Story by Chris Graham
Cody Reine hit two more home runs, including a three-run shot in the first on the heels of a controversial call on a 3-2 pitch to Tyler Ogle by home-plate umpire Chuck Lyon that extended that inning, and Bobby Shore pitched eight strong innings for Oklahoma as the Sooners punched their ticket to Omaha with a surprisingly easy 11-0 win over Virginia in the finale of the Super Regional best-of-three Monday night in Charlottesville.
“It was a tough ballgame. Obviously, they beat us pretty good,” said UVa. coach Brian O’Connor, who admitted afterward to not having been more frustrated after a game in his seven seasons as a head coach. Oklahoma (49-16) dominated in all phases of the game, hitting four home runs on offense and then out in the field on defense getting a performance from Shore (10-4) and reliever Ryan Duke that included not allowing a single UVa. runner to get past first base.
Branden Kline (5-1) took the loss, giving up four runs in an inning and two-thirds. Neither he nor O’Connor put any heat on Lyon for the obviously squeezed strike zone that he gave to the Virginia starter. Lyon also almost comically tried to call Cavs rightfielder Dan Grovatt out on strikes in the bottom of the first on a 3-1 pitch that he was calling a strike.
The focus after this tough one to swallow for O’Connor, his team and another sellout crowd of 4,801 was on what in many respects the most memorable season in UVa. baseball history. Though it fell short of the goal of a second straight College World Series appearance, the ‘Hoos won a school-record 51 games in 2010, spent a good portion of the season at the top of the national polls, including finishing the regular season at #1 in the Baseball America poll, earned the first national seed in program history, and hosted the first-ever Super Regional in Charlottesville before three sellout crowds.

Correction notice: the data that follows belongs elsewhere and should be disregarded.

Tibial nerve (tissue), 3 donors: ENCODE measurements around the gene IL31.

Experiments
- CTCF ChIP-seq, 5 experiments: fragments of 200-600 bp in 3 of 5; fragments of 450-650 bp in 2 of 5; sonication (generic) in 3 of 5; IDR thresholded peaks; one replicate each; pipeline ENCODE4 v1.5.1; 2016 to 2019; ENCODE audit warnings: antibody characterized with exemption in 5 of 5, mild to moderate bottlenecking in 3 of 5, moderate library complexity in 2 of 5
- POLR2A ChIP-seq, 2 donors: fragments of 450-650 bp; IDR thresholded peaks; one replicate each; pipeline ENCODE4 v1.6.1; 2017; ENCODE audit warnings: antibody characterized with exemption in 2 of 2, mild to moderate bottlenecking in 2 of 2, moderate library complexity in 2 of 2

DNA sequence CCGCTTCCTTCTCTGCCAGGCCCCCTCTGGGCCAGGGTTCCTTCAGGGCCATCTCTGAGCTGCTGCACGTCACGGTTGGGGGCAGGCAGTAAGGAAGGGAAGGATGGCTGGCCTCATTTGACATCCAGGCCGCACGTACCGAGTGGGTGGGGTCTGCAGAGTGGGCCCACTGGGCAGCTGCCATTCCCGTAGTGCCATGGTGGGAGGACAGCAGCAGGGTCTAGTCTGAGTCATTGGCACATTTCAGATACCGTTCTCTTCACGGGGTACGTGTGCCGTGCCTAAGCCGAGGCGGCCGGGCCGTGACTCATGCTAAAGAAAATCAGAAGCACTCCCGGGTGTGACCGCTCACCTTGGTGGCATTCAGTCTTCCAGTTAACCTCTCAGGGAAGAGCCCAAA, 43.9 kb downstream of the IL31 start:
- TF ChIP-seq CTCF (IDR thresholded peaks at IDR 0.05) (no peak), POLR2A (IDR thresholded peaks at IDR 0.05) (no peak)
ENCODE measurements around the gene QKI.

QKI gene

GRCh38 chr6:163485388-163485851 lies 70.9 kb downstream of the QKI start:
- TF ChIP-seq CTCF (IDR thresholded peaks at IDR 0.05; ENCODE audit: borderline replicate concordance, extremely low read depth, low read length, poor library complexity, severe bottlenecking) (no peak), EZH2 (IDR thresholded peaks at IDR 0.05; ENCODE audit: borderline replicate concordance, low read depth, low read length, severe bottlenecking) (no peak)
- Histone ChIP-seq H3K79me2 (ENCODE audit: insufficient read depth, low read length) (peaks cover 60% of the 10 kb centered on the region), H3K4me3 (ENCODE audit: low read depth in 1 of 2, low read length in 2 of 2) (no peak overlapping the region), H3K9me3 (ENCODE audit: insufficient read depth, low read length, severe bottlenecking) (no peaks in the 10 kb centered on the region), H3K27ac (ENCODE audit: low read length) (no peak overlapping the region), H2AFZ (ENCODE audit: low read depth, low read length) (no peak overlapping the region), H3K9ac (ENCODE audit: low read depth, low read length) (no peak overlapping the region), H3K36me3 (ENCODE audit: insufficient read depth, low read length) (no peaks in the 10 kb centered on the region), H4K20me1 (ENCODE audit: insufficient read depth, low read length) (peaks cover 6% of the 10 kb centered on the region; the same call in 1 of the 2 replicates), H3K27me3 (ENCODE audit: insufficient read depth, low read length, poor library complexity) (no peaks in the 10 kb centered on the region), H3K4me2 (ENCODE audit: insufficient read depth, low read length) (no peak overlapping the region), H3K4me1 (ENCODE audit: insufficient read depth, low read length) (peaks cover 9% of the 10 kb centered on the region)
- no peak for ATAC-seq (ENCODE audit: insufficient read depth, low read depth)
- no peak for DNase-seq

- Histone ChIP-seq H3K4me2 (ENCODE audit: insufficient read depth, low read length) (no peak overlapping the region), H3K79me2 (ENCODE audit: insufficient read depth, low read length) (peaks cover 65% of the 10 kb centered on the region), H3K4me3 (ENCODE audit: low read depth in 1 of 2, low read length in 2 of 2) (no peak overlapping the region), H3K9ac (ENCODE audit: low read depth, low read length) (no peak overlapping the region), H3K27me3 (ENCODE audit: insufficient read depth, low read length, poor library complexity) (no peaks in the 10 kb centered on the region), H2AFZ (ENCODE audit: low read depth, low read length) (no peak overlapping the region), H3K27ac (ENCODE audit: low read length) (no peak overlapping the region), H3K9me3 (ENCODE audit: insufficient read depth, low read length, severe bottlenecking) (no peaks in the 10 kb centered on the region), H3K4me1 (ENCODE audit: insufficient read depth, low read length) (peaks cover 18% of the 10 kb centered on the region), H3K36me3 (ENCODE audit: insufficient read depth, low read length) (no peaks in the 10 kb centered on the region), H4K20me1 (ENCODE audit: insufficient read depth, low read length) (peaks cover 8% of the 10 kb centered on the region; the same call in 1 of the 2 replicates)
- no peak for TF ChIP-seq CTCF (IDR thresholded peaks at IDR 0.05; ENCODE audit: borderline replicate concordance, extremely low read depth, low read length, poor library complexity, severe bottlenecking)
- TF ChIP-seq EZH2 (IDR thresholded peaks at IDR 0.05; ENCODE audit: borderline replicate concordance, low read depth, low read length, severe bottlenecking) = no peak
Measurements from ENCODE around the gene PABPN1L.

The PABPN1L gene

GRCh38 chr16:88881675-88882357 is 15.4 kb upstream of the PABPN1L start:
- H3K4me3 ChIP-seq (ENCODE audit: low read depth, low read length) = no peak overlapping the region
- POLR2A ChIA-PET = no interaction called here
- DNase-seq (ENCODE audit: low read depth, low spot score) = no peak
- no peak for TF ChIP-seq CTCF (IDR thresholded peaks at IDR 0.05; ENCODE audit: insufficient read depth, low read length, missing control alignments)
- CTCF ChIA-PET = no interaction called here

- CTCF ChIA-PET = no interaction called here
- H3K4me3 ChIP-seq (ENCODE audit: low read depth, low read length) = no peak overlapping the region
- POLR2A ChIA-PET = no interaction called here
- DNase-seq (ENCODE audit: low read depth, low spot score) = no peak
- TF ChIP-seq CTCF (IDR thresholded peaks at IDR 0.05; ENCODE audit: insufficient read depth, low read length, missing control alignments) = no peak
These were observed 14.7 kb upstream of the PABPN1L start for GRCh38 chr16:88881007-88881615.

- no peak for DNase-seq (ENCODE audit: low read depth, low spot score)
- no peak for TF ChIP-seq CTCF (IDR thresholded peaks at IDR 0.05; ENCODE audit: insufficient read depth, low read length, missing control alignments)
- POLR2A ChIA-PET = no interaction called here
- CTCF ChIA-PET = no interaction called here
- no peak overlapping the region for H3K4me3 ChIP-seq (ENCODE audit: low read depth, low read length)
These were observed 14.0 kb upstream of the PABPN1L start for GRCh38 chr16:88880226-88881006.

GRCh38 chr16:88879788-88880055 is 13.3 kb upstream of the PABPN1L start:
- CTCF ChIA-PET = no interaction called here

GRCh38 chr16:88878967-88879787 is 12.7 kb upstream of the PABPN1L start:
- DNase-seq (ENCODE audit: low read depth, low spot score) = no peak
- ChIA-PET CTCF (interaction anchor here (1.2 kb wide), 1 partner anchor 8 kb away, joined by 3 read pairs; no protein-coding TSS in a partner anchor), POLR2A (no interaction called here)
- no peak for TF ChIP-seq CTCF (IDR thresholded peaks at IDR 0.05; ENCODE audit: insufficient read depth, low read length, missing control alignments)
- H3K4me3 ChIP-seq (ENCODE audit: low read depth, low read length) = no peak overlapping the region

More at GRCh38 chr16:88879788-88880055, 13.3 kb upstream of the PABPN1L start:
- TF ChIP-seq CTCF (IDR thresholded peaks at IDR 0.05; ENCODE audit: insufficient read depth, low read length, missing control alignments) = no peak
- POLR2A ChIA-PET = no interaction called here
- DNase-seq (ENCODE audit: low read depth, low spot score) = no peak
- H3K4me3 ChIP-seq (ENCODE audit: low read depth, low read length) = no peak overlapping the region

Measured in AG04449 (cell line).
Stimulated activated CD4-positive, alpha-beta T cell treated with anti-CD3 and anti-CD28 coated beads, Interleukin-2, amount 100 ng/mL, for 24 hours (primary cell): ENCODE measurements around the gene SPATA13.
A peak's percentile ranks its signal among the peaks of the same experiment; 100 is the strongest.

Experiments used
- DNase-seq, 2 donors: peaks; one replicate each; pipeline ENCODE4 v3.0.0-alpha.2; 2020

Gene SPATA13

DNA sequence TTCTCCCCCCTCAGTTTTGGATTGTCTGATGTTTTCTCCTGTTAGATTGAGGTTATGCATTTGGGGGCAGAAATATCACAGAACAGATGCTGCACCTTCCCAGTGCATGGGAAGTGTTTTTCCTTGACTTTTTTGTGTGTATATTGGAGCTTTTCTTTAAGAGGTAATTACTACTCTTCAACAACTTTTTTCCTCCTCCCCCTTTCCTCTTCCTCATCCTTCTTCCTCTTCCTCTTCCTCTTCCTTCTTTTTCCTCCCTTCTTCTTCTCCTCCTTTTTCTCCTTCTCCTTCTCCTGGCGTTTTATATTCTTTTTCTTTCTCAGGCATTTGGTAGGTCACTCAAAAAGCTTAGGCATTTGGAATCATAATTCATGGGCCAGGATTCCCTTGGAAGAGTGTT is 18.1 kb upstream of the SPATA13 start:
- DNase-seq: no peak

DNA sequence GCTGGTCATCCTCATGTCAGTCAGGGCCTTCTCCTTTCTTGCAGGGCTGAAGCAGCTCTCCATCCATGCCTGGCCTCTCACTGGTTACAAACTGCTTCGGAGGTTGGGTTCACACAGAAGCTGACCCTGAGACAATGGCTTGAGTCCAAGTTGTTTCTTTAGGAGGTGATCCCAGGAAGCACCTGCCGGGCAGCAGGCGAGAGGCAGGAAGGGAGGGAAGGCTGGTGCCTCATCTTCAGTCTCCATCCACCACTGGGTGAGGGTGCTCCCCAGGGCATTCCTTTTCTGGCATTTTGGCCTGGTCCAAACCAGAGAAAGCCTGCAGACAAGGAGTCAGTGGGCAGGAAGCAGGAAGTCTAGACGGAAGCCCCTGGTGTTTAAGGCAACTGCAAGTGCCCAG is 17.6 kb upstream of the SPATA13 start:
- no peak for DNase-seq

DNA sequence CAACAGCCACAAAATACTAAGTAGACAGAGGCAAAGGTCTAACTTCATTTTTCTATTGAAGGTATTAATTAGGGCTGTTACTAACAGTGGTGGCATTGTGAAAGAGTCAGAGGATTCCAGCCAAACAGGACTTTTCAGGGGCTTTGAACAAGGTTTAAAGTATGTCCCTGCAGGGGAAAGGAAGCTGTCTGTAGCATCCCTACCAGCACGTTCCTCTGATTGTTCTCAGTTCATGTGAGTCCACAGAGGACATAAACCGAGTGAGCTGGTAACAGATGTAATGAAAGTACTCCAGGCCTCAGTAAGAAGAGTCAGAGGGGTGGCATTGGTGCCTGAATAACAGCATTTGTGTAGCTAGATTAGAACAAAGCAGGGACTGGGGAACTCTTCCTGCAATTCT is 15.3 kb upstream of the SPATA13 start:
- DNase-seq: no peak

“Even though we didn’t make it to Omaha, we won 51 games and set record crowds throughout the season. We had to extend the bleachers out because people wanted to come see us play. Even though we didn’t get to Omaha, we still did some things really well, and those are the things you have to take,” said senior shortstop Tyler Cannon, a 12th-round selection of the Cleveland Indians in last week’s Major League draft.
Cannon was one of six Cavaliers taken in the 2010 MLB draft – along with Jarrett Parker, a second-round pick (74th overall) of the San Francisco Giants, Phil Gosselin, a fifth-round pick (164th overall) of the Atlanta Braves, Robert Morey, a fifth-round pick (167th overall) of the Florida Marlins, Kevin Arico, a 10th-round pick (307th overall) of the Cincinnati Reds, and Grovatt, an 11th-round pick (327th overall) by the Pittsburgh Pirates.
“The people I feel for the most in this situation are our seniors and our draft-eligible players, who, depending on what they decide to do, won’t have the chance to wear this uniform again. I know that’s difficult for them. It’s difficult for me seeing some of them go because they’ve made so many great contributions to our program,” O’Connor said.
A sizable portion of the fan base stayed through to the final out and chanted “U-V-A! U-V-A! U-V-A!” as the OU players dogpiled near the pitchers’ mound in celebration of their school’s first trip to the College World Series in 15 years.
“There’s some reason all these fans come out here, and I don’t think it’s because we won 51 games. I think a big part of it is that our fans can identify with our players. They respect our players and the way they play the game and the way they go about their business,” O’Connor said. “I’ll remember a team that never backed down, a team that handled the pressure of being one of the top-ranked teams in the country. We didn’t make it to Omaha, but there are a lot of great teams that didn’t make it to Omaha, either.”